Police were called to the couple’s home on reports of domestic violence more than a dozen times in 2 1/2 years, according to the Buffalo News, which obtained copies of police reports in which Aasiya said Hassan punched her in the nose, gave her a black eye and dragged her by her hands up a driveway. Police prepared orders of protection against him three times, the News said, but she refused to press charges.

“Both of them put on such show, it seemed like everything was OK . . . there was nothing wrong,” Haq said. “But I guess a lot was wrong. I remember once Aasiya had a bruise on her face. We asked, and she said she fell from a horse. We didn’t question it.”

On Feb. 6, she filed for divorce and obtained an order barring him from their Orchard Park home. Six days later, Hassan reported his wife’s death to police.

A month later, wet rose petals wilted in the bushes in front of the television station, which was lined with gray satellite dishes. An ink-smeared note plucked from the prickles of the shrub read: “Aasiya . . . May Allah be with you.”

Turmoil at home

If anyone understands the fear of pressing charges against a husband, it is Samia.

She left him several times but always came back, partly out of guilt. She believed that, deep down, her husband was a good man with a sickness everyone but him seemed to see.

For Samia’s husband, it was drugs and alcohol that drew out the monster within him. She married at 17, and they had four children. Over the years, she grew used to his rants: You can’t do anything right. You are nothing without me.

She began to believe him.

One night in 2004, she remembers, he came home at 4 a.m. deliriously drunk, pounding the door, screaming threats. He kicked down the door and tackled Samia on the couch, choking her until the children ran to get him off.

He later promised to reform, but within six months he was back to his old ways. What followed was a blur: He tried to commit suicide, left the family home and spent 10 months in intensive counseling.

Three months ago, convinced that he had worked hard to better himself, Samia told her children: “Dad is going to come home, and we’re going to support him.”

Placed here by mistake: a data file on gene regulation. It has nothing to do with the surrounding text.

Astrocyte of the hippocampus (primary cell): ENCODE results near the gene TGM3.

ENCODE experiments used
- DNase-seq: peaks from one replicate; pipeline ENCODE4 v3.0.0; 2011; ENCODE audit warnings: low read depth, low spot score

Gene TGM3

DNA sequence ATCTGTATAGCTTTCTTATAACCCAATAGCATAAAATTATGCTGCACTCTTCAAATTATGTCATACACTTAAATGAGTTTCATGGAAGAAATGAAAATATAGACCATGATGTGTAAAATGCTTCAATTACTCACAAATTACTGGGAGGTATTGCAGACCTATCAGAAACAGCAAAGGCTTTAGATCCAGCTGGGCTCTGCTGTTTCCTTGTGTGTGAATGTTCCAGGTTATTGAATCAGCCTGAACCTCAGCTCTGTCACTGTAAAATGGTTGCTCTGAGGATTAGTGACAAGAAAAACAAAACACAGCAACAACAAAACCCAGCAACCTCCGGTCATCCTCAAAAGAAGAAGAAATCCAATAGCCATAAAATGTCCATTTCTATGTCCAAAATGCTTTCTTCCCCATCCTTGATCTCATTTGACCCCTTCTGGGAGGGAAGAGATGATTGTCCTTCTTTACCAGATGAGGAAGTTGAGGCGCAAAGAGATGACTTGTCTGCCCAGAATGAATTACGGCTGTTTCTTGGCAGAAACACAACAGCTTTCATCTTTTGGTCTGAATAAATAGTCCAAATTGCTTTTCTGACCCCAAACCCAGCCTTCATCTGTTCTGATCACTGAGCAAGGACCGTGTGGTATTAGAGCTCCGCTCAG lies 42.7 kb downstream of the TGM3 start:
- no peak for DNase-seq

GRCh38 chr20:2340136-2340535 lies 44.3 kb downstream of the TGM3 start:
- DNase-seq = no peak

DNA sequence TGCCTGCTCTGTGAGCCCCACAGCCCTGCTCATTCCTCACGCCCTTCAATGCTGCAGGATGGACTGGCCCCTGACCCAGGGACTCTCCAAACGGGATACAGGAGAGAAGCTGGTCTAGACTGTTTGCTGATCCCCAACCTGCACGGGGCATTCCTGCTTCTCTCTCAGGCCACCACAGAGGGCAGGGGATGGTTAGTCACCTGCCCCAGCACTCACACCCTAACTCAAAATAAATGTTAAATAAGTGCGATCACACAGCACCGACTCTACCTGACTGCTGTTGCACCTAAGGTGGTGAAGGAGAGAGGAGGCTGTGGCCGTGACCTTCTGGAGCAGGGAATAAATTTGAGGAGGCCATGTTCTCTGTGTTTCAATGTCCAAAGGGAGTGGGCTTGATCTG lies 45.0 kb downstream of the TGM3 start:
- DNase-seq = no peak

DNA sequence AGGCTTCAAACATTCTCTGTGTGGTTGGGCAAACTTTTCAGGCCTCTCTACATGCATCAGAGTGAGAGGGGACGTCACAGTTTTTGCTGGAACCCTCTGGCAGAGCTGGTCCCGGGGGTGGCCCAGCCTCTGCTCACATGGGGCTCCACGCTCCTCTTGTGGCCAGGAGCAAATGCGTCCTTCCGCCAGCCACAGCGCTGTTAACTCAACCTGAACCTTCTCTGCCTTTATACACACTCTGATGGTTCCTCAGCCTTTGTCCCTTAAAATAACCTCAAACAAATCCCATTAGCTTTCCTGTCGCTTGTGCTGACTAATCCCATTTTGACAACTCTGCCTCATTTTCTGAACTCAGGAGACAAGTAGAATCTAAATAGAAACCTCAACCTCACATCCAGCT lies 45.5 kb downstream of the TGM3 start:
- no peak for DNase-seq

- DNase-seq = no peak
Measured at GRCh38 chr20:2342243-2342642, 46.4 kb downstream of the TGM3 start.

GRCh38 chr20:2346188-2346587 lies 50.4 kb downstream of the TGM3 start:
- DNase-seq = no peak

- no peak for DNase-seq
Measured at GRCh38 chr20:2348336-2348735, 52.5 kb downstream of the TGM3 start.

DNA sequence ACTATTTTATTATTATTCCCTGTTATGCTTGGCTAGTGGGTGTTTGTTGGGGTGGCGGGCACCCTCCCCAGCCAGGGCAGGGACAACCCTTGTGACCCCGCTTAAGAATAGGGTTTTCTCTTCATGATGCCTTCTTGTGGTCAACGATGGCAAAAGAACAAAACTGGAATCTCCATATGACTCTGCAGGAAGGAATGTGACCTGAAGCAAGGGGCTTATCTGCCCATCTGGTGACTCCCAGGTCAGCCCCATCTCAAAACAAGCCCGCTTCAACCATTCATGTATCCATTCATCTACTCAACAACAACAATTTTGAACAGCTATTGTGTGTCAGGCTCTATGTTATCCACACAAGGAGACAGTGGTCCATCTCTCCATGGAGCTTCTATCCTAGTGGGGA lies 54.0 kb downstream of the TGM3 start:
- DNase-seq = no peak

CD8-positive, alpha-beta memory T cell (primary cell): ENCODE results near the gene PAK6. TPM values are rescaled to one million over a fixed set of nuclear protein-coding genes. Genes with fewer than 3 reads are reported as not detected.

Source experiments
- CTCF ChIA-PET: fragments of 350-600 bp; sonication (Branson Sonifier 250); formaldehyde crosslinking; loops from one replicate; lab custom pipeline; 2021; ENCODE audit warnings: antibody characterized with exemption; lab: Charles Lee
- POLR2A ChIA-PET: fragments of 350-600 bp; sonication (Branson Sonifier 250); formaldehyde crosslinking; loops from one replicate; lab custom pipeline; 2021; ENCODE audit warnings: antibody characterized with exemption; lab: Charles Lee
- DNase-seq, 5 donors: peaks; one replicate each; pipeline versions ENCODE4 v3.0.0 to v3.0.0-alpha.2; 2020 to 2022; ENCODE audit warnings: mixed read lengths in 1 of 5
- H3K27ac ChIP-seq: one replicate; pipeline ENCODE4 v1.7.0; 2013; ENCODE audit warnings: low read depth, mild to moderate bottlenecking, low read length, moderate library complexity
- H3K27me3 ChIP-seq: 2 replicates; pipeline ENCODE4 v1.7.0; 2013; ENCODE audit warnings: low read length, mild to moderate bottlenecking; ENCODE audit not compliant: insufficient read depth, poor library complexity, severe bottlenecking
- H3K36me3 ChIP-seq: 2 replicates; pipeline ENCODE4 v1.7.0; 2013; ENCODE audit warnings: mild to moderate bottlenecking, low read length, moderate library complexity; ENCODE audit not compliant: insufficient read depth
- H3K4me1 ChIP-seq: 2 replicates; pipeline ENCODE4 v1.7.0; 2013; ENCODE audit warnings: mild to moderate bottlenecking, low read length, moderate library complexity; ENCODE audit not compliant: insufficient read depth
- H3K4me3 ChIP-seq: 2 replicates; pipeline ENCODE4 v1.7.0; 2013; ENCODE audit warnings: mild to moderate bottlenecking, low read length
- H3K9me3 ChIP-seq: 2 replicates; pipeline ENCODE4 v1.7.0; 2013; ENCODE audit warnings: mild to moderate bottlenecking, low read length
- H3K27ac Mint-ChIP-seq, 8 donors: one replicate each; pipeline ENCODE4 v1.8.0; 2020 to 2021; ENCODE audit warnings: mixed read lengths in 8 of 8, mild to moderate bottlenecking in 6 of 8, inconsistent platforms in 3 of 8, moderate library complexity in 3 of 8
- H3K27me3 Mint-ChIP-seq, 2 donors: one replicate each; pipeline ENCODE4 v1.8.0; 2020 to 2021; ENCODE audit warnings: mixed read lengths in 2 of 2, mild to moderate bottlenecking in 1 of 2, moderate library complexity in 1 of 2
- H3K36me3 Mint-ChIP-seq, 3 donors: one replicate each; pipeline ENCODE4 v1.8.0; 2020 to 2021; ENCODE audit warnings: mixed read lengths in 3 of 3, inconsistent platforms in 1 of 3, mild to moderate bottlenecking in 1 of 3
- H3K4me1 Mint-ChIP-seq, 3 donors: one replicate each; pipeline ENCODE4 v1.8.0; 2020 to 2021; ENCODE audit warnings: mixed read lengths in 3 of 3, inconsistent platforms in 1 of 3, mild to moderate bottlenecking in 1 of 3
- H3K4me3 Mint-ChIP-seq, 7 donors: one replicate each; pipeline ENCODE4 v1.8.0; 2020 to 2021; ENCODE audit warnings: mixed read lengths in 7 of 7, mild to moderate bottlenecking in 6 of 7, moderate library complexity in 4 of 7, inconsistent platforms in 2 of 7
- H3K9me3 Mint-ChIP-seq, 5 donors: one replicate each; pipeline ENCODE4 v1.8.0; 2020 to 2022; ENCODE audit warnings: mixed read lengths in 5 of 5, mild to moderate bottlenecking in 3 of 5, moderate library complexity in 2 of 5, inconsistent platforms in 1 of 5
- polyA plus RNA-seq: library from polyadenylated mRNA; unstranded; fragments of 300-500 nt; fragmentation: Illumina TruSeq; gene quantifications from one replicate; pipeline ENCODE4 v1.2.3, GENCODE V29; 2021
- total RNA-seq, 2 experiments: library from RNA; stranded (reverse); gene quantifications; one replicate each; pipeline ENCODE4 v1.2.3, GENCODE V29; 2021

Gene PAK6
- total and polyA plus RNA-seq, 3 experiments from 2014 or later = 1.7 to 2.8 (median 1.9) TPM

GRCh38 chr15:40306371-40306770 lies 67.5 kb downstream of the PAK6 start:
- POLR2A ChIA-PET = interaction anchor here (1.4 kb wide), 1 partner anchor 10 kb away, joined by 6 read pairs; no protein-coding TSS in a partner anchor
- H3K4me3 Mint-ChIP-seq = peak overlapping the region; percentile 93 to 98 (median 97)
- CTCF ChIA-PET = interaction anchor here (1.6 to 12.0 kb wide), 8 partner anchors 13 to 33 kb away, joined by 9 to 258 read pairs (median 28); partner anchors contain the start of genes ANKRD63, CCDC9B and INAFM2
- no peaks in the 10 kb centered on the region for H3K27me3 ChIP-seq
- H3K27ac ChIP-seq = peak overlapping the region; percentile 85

“They looked at me like, ‘You must be crazy,’ ” she said.

Samia says he has not returned to his destructive habits, and she is proud of him. When she learned of Aasiya’s death, her husband was the first person she called for comfort. Although neither believed he could have gone so far, her husband at times got so high or drunk, she said, that he did not know what he was doing.

“He could have just taken my head off without even realizing it, and when he woke up he would have been like, ‘What happened?’ ”

Aasiya’s death motivated Samia and two other Muslims in abusive marriages to work with Rahama, or Resources and Help Against Marital Abuse. “Rahama” also means “mercy” in Arabic.

Kathy Ahmed, the principal of an Islamic school in Getzville, N.Y., started the group three years ago after a survey of Muslim women in the area found that domestic violence was a major concern.

Since Rahama began, it has guided two women through divorces, and it is working with Samia to keep her marriage violence-free.

But Ahmed feels guilt, as most of Aasiya’s friends and acquaintances do, that she did not spot signs of abuse. Ahmed says she should have tried to get Aasiya to open up in the brief times they met.

“She always seemed sad,” Ahmed said. “We should have pushed.”

In a statement Feb. 16, Marcia Pappas, president of the New York chapter of the National Organization for Women, criticized the media for paying little attention to Aasiya’s slaying. (Her death came to light the same day Continental Flight 3407 crashed in nearby Clarence, killing 49 people.)

“Is a Muslim woman’s life not worth a five-minute report?” Pappas asked. “This was, apparently, a terroristic version of ‘honor killing,’ a murder rooted in cultural notions about women’s subordination to men.”

Muslims called on Pappas to retract the statement, saying it was offensive and stereotypical. Such a portrayal, Shibley said, goes against everything Aasiya worked to create with Bridges TV.

Domestic abuse is not only a Muslim problem, Samia said, but when a strong community of Muslims exists, as it does in Buffalo, victims should feel comfortable to turn to mosques, imams, counselors and other women without fear.

“There is help out there,” Samia said, “Aasiya just didn’t know how to get the right help.”

On a recent gray day in March, Samia opened the door of the room inside the mosque where Aasiya’s body was washed. Samia glanced at the tile table that held Aasiya’s body a month earlier.

Samia turned away. She did not want to remember Aasiya that way. In three days, Muslim girls would gather at the mosque to talk about domestic violence; Samia had agreed to help organize it. She closed the door tightly before slipping into her black shoes and getting back to work.


Times staff writer Laura King in Pakistan contributed to this report.